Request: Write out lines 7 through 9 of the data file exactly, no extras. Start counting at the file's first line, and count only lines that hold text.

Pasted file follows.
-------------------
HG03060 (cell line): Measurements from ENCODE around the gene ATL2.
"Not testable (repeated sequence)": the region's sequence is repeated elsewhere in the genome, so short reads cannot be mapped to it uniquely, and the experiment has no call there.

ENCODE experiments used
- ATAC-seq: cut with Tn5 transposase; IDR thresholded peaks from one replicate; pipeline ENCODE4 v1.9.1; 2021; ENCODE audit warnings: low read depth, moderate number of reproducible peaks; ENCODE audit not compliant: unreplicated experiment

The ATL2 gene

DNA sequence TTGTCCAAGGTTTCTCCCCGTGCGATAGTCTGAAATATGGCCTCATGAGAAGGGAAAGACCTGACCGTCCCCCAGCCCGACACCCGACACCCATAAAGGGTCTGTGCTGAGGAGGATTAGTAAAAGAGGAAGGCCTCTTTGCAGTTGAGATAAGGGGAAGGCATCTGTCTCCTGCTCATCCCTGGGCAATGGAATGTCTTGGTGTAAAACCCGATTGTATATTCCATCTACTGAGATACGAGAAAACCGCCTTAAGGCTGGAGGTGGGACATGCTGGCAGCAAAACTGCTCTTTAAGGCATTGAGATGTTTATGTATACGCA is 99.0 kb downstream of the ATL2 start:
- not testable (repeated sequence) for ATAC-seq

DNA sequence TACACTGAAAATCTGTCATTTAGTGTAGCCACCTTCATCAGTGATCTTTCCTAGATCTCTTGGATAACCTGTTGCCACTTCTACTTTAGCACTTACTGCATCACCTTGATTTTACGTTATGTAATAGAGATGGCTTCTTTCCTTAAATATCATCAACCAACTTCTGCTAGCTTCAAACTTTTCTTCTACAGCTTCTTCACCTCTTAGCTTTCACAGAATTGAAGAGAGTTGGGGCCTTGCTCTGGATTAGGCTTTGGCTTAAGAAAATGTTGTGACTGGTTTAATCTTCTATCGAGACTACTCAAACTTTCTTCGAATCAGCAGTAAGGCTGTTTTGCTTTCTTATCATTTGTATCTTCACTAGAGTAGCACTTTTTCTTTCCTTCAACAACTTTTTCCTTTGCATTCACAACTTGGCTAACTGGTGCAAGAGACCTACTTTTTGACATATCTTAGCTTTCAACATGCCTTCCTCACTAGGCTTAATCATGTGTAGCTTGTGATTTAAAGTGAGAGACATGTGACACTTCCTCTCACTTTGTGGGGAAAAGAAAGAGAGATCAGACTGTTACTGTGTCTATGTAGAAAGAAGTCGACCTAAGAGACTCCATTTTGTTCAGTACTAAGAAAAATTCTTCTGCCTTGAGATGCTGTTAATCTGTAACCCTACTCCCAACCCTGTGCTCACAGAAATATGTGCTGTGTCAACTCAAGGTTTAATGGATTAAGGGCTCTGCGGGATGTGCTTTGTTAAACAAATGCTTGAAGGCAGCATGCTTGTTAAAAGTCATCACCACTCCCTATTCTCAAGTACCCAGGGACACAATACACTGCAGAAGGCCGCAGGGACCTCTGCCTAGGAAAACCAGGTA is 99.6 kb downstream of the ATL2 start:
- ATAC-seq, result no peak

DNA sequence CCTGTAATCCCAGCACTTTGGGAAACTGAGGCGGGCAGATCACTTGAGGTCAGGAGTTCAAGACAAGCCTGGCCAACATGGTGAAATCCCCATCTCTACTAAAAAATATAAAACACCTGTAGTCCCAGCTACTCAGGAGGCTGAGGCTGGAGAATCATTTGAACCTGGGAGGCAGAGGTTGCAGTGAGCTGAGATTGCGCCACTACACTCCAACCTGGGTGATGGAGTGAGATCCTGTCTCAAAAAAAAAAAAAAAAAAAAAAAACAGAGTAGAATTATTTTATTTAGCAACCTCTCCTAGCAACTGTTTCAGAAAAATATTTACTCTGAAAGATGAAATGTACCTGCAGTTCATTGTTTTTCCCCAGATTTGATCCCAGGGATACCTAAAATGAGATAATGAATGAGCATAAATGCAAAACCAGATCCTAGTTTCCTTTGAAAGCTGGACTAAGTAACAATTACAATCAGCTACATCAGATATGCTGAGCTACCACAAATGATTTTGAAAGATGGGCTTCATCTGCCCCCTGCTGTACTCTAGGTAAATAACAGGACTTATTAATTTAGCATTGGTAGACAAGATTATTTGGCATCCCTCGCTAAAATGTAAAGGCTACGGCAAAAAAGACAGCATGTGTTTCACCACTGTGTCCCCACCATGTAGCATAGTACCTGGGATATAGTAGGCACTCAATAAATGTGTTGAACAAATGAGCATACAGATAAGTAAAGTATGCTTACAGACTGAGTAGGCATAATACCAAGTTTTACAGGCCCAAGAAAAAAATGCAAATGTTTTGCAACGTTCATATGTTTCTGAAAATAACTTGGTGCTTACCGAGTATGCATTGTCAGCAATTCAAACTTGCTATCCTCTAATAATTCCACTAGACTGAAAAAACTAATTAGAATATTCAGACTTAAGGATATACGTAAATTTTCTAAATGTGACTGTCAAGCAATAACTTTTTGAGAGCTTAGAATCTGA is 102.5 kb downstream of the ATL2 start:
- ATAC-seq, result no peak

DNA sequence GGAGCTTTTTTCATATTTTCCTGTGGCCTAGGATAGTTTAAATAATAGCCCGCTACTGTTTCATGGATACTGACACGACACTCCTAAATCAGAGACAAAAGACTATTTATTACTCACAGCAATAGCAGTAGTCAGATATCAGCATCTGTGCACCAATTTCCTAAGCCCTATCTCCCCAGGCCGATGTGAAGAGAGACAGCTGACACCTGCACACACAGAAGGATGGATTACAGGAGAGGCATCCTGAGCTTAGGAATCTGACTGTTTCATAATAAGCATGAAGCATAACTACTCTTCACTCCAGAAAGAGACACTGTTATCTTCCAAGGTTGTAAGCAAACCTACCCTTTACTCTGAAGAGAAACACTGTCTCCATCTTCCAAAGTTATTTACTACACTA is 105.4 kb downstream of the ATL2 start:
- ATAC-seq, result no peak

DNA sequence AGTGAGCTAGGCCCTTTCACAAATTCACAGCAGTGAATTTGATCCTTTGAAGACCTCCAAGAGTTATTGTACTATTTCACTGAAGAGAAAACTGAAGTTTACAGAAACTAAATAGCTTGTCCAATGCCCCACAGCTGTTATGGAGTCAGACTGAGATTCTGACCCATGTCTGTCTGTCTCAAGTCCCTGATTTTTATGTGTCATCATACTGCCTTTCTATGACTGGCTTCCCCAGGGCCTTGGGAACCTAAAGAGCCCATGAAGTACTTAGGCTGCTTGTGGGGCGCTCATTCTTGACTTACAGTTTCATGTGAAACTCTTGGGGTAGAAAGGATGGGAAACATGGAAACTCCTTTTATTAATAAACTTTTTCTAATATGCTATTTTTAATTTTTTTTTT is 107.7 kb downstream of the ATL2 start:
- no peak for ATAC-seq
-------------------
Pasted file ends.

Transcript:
- not testable (repeated sequence) for ATAC-seq

DNA sequence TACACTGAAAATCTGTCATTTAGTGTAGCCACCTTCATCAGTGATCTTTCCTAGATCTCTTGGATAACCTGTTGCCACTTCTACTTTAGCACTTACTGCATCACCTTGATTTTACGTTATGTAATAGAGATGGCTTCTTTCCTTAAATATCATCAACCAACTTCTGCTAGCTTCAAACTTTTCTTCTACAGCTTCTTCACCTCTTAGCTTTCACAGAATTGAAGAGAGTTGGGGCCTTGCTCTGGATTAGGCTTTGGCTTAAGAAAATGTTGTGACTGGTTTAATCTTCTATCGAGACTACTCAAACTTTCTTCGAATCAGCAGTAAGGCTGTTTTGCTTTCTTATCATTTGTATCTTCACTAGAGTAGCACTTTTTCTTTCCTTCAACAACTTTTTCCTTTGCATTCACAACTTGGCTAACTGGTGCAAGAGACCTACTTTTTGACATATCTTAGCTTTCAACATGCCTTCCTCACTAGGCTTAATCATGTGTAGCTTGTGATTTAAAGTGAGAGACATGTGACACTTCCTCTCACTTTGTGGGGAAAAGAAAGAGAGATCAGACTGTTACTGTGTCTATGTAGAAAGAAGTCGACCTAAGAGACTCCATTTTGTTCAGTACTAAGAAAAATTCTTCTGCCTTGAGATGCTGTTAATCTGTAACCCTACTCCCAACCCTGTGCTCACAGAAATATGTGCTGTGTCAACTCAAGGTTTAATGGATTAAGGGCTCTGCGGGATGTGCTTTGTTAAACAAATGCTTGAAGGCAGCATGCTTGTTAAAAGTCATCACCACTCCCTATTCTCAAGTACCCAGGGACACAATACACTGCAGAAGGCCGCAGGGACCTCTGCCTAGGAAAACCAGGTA is 99.6 kb downstream of the ATL2 start:
- ATAC-seq, result no peak